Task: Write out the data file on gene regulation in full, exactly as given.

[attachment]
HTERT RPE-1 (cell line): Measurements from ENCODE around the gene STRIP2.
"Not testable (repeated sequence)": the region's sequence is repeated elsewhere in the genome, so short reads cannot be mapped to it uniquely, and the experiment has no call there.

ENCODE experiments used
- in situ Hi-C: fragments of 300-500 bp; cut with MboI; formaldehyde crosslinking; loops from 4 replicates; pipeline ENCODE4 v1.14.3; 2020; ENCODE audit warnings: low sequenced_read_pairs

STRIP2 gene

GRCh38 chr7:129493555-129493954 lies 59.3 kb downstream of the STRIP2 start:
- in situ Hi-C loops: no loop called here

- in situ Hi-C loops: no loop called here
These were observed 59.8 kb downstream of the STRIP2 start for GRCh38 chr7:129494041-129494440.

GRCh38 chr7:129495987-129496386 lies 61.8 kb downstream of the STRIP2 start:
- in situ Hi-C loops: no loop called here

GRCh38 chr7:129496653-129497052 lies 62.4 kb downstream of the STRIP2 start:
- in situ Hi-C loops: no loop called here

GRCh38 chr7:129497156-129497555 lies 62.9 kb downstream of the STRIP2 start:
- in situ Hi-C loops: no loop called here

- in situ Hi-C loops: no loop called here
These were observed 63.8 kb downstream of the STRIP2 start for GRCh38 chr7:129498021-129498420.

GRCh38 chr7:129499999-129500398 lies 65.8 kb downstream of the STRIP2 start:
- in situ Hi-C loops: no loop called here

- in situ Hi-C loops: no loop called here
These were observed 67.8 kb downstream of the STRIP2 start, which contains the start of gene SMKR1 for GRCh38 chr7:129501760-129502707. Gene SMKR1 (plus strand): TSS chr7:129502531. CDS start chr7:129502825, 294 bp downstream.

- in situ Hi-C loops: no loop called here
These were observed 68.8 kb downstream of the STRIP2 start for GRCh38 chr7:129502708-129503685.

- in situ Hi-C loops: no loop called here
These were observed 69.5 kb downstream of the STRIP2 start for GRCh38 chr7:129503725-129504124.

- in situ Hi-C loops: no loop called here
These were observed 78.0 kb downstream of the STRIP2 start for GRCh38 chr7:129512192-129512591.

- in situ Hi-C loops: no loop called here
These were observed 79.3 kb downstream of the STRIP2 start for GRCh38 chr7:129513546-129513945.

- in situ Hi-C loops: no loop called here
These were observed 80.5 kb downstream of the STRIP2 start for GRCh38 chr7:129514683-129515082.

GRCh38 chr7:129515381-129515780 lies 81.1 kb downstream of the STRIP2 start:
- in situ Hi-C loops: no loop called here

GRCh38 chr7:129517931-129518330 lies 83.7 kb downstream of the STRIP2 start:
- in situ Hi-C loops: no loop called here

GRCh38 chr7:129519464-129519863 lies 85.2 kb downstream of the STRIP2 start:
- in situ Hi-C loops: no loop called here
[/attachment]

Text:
HTERT RPE-1 (cell line): Measurements from ENCODE around the gene STRIP2.
"Not testable (repeated sequence)": the region's sequence is repeated elsewhere in the genome, so short reads cannot be mapped to it uniquely, and the experiment has no call there.

ENCODE experiments used
- in situ Hi-C: fragments of 300-500 bp; cut with MboI; formaldehyde crosslinking; loops from 4 replicates; pipeline ENCODE4 v1.14.3; 2020; ENCODE audit warnings: low sequenced_read_pairs

STRIP2 gene

GRCh38 chr7:129493555-129493954 lies 59.3 kb downstream of the STRIP2 start:
- in situ Hi-C loops: no loop called here

- in situ Hi-C loops: no loop called here
These were observed 59.8 kb downstream of the STRIP2 start for GRCh38 chr7:129494041-129494440.

GRCh38 chr7:129495987-129496386 lies 61.8 kb downstream of the STRIP2 start:
- in situ Hi-C loops: no loop called here

GRCh38 chr7:129496653-129497052 lies 62.4 kb downstream of the STRIP2 start:
- in situ Hi-C loops: no loop called here

GRCh38 chr7:129497156-129497555 lies 62.9 kb downstream of the STRIP2 start:
- in situ Hi-C loops: no loop called here

- in situ Hi-C loops: no loop called here
These were observed 63.8 kb downstream of the STRIP2 start for GRCh38 chr7:129498021-129498420.

GRCh38 chr7:129499999-129500398 lies 65.8 kb downstream of the STRIP2 start:
- in situ Hi-C loops: no loop called here

- in situ Hi-C loops: no loop called here
These were observed 67.8 kb downstream of the STRIP2 start, which contains the start of gene SMKR1 for GRCh38 chr7:129501760-129502707. Gene SMKR1 (plus strand): TSS chr7:129502531. CDS start chr7:129502825, 294 bp downstream.

- in situ Hi-C loops: no loop called here
These were observed 68.8 kb downstream of the STRIP2 start for GRCh38 chr7:129502708-129503685.

- in situ Hi-C loops: no loop called here
These were observed 69.5 kb downstream of the STRIP2 start for GRCh38 chr7:129503725-129504124.

- in situ Hi-C loops: no loop called here
These were observed 78.0 kb downstream of the STRIP2 start for GRCh38 chr7:129512192-129512591.

- in situ Hi-C loops: no loop called here
These were observed 79.3 kb downstream of the STRIP2 start for GRCh38 chr7:129513546-129513945.

- in situ Hi-C loops: no loop called here
These were observed 80.5 kb downstream of the STRIP2 start for GRCh38 chr7:129514683-129515082.

GRCh38 chr7:129515381-129515780 lies 81.1 kb downstream of the STRIP2 start:
- in situ Hi-C loops: no loop called here

GRCh38 chr7:129517931-129518330 lies 83.7 kb downstream of the STRIP2 start:
- in situ Hi-C loops: no loop called here

GRCh38 chr7:129519464-129519863 lies 85.2 kb downstream of the STRIP2 start:
- in situ Hi-C loops: no loop called here